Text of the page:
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Why and how we should be fostering emotional intelligence in our interns

The forgotten benefit of internships — emotional intelligence

Internships fascinate me in many ways because, if done well, they can seamlessly integrate new team members into working environments, create a strong sense of teamwork that ties people together against the odds, and encourage positivity, up-beat personalities and concentration on the job.

They are immensely helpful for graduates, providing them with a variety of benefits, including:

  1. An opportunity to learn from an experienced work-place professional who can act as a mentor not only during their internship, but also throughout their career.
  2. Insights into specific industries and sectors, as well as departments within companies, and how they work.
  3. An introduction to the ethical codes, rules and conditions that keep companies operating smoothly.
  4. A great chance to form new relationships.
  5. New responsibilities that build patience, courage and the ability to overcome difficulties.
  6. Potential job offers, either to become permanent full-time employees in the company, or from other organisations.

These are all wonderful things, but the forgotten benefit that I want to highlight in this blog post is ‘emotional intelligence’, because it is often neglected when it comes to internships.

Daniel Goleman, the psychologist who developed the concept of Emotional Intelligence in 1995, identified five key elements: self-awareness, self-regulation, motivation, empathy and social skills. In the PR world, I believe that being skilled in these areas is as important to professional success as being able to multitask, handle social media accounts, write a press release or deliver presentations.

Internships should foster all of the five elements of emotional intelligence, also developing other admirable traits like a sense of fun, enthusiasm, optimism, self-confidence, creativity and innovative thinking.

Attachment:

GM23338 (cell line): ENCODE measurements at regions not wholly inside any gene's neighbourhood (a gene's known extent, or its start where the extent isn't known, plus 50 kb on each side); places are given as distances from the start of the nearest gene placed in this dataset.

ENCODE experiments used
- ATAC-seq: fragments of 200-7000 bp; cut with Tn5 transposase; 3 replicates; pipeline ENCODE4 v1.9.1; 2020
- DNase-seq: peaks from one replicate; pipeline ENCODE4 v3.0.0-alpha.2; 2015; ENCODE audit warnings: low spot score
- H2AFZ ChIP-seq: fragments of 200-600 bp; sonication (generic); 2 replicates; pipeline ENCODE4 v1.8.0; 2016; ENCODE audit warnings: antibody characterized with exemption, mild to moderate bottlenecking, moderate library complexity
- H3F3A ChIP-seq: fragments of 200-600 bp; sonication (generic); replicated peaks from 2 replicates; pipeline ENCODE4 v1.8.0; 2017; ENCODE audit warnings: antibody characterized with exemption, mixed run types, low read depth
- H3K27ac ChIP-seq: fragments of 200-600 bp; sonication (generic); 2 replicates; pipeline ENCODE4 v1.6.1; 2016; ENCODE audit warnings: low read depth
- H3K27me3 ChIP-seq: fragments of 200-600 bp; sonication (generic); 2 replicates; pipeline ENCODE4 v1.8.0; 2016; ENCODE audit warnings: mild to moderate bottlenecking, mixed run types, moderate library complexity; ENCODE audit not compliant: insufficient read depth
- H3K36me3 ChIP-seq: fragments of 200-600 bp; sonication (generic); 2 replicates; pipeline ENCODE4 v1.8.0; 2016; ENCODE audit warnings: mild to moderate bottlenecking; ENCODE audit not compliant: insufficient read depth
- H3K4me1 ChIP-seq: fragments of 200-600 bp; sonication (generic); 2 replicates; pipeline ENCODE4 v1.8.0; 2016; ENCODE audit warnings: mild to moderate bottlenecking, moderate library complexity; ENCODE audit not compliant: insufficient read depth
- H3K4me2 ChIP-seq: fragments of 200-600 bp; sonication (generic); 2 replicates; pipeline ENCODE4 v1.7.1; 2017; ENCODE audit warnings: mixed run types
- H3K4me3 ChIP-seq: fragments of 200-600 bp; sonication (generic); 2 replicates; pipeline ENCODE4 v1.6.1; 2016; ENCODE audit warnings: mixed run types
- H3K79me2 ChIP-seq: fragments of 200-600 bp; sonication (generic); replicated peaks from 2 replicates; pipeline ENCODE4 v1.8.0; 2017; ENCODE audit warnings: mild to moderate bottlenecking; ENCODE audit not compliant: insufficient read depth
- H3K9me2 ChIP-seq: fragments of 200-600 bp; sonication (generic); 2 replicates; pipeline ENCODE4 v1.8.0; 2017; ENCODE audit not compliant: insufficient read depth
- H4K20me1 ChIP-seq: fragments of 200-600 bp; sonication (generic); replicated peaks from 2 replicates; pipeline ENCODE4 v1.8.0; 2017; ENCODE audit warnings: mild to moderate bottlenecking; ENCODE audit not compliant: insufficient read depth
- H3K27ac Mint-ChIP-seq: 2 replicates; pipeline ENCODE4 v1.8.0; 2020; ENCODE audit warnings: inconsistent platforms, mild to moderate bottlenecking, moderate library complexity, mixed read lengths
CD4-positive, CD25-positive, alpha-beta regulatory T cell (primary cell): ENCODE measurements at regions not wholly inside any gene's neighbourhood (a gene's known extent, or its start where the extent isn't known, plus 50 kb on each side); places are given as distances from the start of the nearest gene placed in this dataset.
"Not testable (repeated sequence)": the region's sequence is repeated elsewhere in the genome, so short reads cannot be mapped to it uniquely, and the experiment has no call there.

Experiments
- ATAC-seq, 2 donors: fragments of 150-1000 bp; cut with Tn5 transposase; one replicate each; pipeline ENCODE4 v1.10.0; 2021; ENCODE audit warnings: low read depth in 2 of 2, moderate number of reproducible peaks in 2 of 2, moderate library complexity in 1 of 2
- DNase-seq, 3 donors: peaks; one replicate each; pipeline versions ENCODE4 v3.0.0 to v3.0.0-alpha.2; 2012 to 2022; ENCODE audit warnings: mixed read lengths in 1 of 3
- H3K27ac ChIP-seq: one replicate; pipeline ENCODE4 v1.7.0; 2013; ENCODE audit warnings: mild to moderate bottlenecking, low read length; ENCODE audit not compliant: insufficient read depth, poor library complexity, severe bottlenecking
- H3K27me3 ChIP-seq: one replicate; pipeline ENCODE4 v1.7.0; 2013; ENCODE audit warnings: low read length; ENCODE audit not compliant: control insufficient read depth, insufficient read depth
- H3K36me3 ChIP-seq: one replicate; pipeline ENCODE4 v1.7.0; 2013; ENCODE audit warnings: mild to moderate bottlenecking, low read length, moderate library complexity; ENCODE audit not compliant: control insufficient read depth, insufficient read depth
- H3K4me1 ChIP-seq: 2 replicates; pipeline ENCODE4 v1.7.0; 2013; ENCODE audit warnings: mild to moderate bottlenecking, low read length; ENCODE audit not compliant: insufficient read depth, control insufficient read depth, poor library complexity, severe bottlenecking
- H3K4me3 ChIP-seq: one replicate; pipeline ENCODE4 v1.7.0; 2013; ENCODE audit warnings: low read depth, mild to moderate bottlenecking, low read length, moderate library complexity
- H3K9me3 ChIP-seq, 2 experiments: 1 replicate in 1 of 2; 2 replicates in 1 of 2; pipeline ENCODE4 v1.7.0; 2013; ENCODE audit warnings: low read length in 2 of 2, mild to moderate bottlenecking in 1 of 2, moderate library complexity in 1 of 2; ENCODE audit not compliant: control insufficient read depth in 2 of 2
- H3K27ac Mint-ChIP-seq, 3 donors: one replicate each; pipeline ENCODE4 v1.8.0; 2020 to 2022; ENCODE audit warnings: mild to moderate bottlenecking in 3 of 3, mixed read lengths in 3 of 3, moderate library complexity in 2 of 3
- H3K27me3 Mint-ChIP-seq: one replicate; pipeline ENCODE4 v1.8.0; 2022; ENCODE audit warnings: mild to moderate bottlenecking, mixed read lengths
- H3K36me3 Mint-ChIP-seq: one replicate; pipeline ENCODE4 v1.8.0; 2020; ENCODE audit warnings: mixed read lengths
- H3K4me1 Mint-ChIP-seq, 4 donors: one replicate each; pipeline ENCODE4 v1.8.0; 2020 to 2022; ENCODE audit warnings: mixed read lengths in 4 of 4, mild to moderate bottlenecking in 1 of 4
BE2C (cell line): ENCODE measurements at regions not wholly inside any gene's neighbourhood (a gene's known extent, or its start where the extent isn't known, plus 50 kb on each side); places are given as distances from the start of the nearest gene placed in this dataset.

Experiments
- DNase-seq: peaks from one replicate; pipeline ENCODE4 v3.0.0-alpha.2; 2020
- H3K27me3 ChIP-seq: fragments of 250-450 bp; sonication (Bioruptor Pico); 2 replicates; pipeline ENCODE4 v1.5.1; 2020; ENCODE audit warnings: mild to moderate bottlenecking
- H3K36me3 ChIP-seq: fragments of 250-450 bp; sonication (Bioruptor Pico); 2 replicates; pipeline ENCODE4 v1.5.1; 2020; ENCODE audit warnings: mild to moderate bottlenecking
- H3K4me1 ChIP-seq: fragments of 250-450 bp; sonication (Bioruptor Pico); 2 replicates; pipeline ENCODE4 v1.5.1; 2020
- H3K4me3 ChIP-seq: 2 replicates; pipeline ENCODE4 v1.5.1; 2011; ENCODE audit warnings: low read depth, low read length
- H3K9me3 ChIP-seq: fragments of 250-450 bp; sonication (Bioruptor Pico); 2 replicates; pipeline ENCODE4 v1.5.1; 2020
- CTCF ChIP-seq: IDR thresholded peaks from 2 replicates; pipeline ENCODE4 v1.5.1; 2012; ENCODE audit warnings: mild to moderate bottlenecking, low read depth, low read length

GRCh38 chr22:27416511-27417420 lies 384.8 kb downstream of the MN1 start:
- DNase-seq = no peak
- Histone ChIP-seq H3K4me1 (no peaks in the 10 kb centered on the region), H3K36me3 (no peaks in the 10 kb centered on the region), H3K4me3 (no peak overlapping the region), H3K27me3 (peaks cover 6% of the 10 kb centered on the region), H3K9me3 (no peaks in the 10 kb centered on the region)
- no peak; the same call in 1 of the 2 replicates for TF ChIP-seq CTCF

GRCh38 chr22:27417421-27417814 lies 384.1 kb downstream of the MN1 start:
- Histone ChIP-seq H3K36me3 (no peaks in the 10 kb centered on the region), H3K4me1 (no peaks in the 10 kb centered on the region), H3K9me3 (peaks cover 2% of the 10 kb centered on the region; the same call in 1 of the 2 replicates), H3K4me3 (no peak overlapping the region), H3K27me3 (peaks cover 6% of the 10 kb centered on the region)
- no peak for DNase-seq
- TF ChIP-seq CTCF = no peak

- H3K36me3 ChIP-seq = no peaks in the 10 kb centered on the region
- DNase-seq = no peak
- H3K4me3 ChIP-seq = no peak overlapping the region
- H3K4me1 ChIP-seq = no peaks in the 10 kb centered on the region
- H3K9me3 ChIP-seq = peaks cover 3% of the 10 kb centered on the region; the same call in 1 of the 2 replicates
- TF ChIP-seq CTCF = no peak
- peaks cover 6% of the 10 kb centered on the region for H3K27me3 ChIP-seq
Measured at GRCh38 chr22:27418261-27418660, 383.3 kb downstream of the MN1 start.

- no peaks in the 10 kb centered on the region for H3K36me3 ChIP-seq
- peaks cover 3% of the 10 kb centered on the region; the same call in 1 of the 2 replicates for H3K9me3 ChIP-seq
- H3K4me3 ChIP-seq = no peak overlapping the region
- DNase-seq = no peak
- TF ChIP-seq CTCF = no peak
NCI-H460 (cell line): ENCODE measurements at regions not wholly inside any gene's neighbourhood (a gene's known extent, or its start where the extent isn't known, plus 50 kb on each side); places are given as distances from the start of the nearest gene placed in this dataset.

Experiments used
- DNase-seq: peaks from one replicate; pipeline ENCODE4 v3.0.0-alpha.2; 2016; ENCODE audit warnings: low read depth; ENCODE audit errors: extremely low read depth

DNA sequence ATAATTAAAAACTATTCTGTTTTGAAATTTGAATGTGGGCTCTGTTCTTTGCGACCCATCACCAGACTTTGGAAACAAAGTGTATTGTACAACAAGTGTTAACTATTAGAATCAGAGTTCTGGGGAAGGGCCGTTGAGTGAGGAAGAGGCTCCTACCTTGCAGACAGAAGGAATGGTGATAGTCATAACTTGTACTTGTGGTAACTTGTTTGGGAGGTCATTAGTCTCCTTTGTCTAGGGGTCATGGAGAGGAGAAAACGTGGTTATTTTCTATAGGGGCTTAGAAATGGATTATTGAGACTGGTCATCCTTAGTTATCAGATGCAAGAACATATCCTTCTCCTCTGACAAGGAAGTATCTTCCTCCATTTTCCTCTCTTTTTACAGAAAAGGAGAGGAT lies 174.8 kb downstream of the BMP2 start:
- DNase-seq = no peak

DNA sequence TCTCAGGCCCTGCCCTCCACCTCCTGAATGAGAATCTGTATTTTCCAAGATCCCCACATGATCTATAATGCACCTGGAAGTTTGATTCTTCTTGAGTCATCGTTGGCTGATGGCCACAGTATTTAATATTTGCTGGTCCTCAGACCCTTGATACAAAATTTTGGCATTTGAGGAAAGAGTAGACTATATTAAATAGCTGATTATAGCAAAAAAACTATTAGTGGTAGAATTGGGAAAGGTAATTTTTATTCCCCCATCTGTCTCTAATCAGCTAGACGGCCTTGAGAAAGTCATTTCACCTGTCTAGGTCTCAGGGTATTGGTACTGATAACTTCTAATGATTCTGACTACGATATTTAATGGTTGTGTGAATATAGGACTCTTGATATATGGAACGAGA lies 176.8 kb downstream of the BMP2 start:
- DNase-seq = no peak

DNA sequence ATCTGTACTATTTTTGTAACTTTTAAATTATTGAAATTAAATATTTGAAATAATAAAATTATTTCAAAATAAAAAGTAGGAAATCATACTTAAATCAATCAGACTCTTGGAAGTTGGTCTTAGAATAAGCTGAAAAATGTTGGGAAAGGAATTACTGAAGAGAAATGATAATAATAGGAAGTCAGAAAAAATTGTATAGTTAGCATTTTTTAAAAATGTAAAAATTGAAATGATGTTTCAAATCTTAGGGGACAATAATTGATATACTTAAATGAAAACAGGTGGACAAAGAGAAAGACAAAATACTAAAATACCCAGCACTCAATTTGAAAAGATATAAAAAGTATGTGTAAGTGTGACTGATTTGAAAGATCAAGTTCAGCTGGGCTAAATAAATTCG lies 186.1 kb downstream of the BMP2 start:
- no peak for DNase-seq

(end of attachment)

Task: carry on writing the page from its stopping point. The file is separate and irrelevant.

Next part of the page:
How can companies create internship programmes that foster emotional intelligence?

Emotional intelligence does not simply mean being an emotional person and is in fact completely different from expressing natural emotions like anger, happiness, sadness, or aggressiveness. It goes beyond that to describe the importance of developing emotional awareness about other people, which is an important skill that can strengthen an intern’s capability to fit into a team.

Emotional intelligence is not a natural talent that comes out of nowhere. It must be developed, honed and prioritised, and I believe its focus should be an integral part of internship programmes. When developing a programme for your interns, you can encourage the building of emotional intelligence in five key ways:

  1. Self-reporting: Interns should be asked to fill in reports about how they think they are doing in the company, ranging from their professional progress to how well they are meeting targets and getting along with the team. This exercise builds self-awareness and self-regulation, which are two key elements of emotional intelligence.
  2. Setting targets: Throughout internship programmes, interns must be provided with clear goals to achieve and surpass, because this keeps them motivated, engaged and invested in the company’s wider objectives. Giving them responsibilities also enhances their self-worth by making them feel part of the team.
  3. Volunteer activities: A great way to encourage interns to develop emotional intelligence is to involve them in the company’s CSR and volunteering activities. Working among people of determination or people in need creates a sense of empathy and community spirit by placing the intern’s focus on helping others.
  4. Sports activities: Sport is scientifically proven to build teamwork skills, heighten social interaction, and shake out stress. Why not organise an informal sporting event like a lunchtime football match or yoga session to help interns bond with your team? This sort of activity also helps shy interns to build their social skills.
  5. Rewards: When an intern has worked hard and proved their worth, they should be rewarded and congratulated by the company. It is not easy to be a newbie, especially when you are likely to be the least experienced member of the team, so providing appropriate rewards is helpful for nurturing self-confidence and motivation in interns.

According to Maddy Malhotra, who wrote How to Build Self-Esteem and Be Confident: Overcome Fears, Break Habits, Be Successful and Happy“Emotional health is more important than a fit body. Unknowingly, most of us focus on the latter, hence the lack of inner-happiness, peace, love and fulfilment.”    

This means that we must encourage emotional intelligence before anything else, as it motivates us to perform better and develop ourselves while also remembering to put others first. It is the most important skill for interns to develop if they are to become valuable members of their companies.

Emotional Intelligence = Healthy Life + Happy Relationships + Productive Performance!

Jude Kanawati is Account Executive Intern at Cicero & Bernay Public Relations. An independent PR agency headquartered in Dubai and offering new-age public relations consultancy to the UAE and across the MENA region. |